I would never have got the job (and money) were it not for Lionel (who I spoke of in my last post) and a drinking event that occurred that involved him, our overall boss at our @ chapter and our workmate, a certain MarkTM (that’s tracking manager, not trademark, thanks for asking). He jocularly asked me if I wanted a paying job and next thing we all know, your woman is at an event that rocked. So thanks, Lionel; with friends like you 🙂 🙂 That drinking party resulted in my drinking KK(Kenya King), a Kenyan spirit with 39.5% alcohol content. This being me, the 14% (woohoo!!) wine drinker., it was an experience like no other. A sweetness in my mouth, burning sensation in my throat, and warmth all over my body. But I liked the taste, that I shall not deny. Once I stopped taking it neat and threw in some soda called Krest Bitter Lemon, I was on a roll.

KK made me hyper-active. X, Mo, Marie, and yes, you, Magaribina; stop raising your eyebrows. I am not hyperactive. I went back to my room and did a ton of laundry till 2am. You read right, 2am. Couldn’t sleep. Oh, well, it’s better than being stupid and drunk. So, I guess every so often it’s good to go out of my comfort zone and experience what happens on the other side.

I’m a geek, it seems. That’s the reason I use, and like, Linux. And is that fact, I was asked, a mark of class? I was quite amazed by that question. Class, you say? I think not. I miss my friend L (aka Best Friend). She was around for the summer and we had a sleepover and weekend-over while she was around. It was great seeing her again after so long. Either Canadians have no accent or she didn’t pick one up. I was so happy to hear her voice when she called me the day after she arrived. It was a great summer for me. And she likes Linux, too. My friend Z, whose family so kindly opened its door and heart to me, was also in Kenya. I didn’t get to see her but I spoke to her; too. Did I say earlier that I am blessed? I shall say it again here. These girls remind me of the power of love and friendship. Continents away from me and yet we know that if we pick the phone, the other shall be on the other end ready to speak. Now that is love.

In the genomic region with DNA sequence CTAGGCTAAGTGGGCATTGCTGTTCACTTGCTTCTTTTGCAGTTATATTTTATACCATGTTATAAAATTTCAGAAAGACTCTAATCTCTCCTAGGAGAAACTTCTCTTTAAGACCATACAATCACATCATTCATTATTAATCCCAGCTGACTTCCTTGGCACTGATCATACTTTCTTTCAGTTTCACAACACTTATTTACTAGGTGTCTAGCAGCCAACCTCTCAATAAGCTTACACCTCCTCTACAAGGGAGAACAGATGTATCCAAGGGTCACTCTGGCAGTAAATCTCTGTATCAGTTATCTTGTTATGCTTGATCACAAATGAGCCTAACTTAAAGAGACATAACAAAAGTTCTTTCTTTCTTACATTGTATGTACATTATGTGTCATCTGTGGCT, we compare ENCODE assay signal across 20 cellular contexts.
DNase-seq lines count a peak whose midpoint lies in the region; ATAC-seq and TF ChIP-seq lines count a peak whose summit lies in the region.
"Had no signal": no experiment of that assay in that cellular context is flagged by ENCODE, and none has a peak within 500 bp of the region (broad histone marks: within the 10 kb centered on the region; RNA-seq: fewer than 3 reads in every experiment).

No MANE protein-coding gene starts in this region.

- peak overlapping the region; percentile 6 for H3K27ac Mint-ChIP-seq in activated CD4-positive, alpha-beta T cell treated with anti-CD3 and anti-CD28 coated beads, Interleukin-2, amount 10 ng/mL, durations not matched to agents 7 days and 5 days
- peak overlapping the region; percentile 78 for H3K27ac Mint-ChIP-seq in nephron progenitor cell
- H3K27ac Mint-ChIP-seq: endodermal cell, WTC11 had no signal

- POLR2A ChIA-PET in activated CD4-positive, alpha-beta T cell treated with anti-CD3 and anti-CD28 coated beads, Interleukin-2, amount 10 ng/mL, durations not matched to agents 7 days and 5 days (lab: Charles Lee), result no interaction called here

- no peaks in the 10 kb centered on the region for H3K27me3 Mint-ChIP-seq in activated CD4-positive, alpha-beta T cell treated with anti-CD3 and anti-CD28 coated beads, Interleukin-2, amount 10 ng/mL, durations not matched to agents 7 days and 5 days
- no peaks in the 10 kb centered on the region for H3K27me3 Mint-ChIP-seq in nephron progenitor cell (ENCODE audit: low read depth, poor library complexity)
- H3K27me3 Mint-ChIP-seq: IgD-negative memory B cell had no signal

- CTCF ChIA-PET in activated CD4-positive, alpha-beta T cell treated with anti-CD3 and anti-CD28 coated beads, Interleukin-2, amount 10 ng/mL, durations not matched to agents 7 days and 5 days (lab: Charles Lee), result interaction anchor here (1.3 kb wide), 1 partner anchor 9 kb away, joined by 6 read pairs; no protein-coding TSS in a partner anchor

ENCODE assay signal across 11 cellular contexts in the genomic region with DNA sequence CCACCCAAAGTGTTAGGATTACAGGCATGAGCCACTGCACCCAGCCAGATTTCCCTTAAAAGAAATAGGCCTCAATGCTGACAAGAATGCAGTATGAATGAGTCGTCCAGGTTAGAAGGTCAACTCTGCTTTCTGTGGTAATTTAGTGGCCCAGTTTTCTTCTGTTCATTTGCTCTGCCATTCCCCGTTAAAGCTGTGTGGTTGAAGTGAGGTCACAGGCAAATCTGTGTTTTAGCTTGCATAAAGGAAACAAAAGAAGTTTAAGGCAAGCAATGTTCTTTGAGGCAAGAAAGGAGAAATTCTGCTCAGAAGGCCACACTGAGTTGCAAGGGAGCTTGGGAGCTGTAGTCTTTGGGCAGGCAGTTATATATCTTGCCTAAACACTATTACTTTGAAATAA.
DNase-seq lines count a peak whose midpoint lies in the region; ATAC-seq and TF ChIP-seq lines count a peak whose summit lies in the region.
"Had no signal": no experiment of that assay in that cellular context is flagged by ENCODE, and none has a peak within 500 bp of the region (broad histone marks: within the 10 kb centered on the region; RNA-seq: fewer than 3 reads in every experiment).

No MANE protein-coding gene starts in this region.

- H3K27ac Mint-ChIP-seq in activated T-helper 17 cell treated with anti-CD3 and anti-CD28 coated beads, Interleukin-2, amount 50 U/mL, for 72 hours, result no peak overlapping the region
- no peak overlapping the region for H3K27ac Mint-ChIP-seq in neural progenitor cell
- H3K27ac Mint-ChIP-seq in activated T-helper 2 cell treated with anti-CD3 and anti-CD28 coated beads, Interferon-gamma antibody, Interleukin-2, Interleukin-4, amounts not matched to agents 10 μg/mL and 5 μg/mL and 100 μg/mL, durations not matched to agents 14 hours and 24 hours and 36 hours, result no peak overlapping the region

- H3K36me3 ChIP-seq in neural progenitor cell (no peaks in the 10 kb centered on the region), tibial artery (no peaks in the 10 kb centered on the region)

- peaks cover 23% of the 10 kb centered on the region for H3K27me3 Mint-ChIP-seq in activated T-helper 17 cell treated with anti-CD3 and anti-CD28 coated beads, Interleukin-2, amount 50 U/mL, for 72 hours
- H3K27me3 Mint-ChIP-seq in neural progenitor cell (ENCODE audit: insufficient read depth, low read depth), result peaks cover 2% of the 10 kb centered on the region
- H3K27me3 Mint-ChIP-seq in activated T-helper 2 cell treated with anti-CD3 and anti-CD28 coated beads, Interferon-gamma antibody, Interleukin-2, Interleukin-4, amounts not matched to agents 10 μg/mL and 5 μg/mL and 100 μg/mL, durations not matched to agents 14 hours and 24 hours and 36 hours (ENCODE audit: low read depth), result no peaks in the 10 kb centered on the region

I joined a Bible Study (BS) group last month. I went for the first few meetings with X. I’ve missed only one meeting so far. Which meeting I missed because E & X took me to the students’ clinic as I threw up and had a migraine. The GP thought I was pregnant (only the second time that has happened in less than one month), as had another GP when she saw me knitting. Yes, knitting; how folksy. I’ve tried to get X to let me ask his mum to tutor me but I sense some reticence & being as my BS leader warned me against having relations that were too warm with the mother of my boyfriend, I shall probably never receive any lessons from XM. Oh well, the best laid plans of mice and men often come to nought (read Robert Burns’ poem here). The way that came out, my BS sounds like a cult (my leader said not to….) but we are just a motley collection of sinners. Some redeemed and some, such as yours truly, just doing what they can to be on the right side.

The job mentioned above. Myself, the Queen (so named by J because of the stunts he pulls) & a guy whose @ name is Member (who, I have realised, can do quite a good job of excluding one from @ activities and creating a members-only feeling) & D. We all, excluding Member, stood together after the job and smoked D’s cigarettes. What bliss; to be able to partake of cancer sticks among friends. The Queen & I had a chance to speak as the event wound down. He is a most interesting character….and a friend’s friend. Which is always a compliment. And the rest; I got to see new sides to them. Interesting, likeable sides. If @ continues like this-friendship, opportunities and,yes, money-I’ll enjoy the ride. Opportunities, I said. Because of another ushering job, I got to attend an amazing event (granted, I had planned on attending either way<<<‘granted’ is such an X word 🙂 There goes Miss Girlfriend) where I got to learn all sorts of intriguing things that will help me influence my family and community.

I might get to be a witness at the officiating of my friend’s union sometime next month. I say might because it’s an Islamic ceremony and I might be disqualified by my non-Muslimness. I’m excited for her. It takes guts for someone to make that sort of commitment. And the fact that she’s chosen to make it is a source of hope for me. It is possible to be happy in a marriage even if you are a member of our jaded generation. And I say jaded under advisement. We have seen the marriages of our parents and loved ones descend into chaos or be revealed to be shams and yet we take that risk ourselves. My brother was delighted to hear the news (being as Miss Lady is his big sister’s big sister) and, during our last conversation; asked after her and how the wedding preparations were going.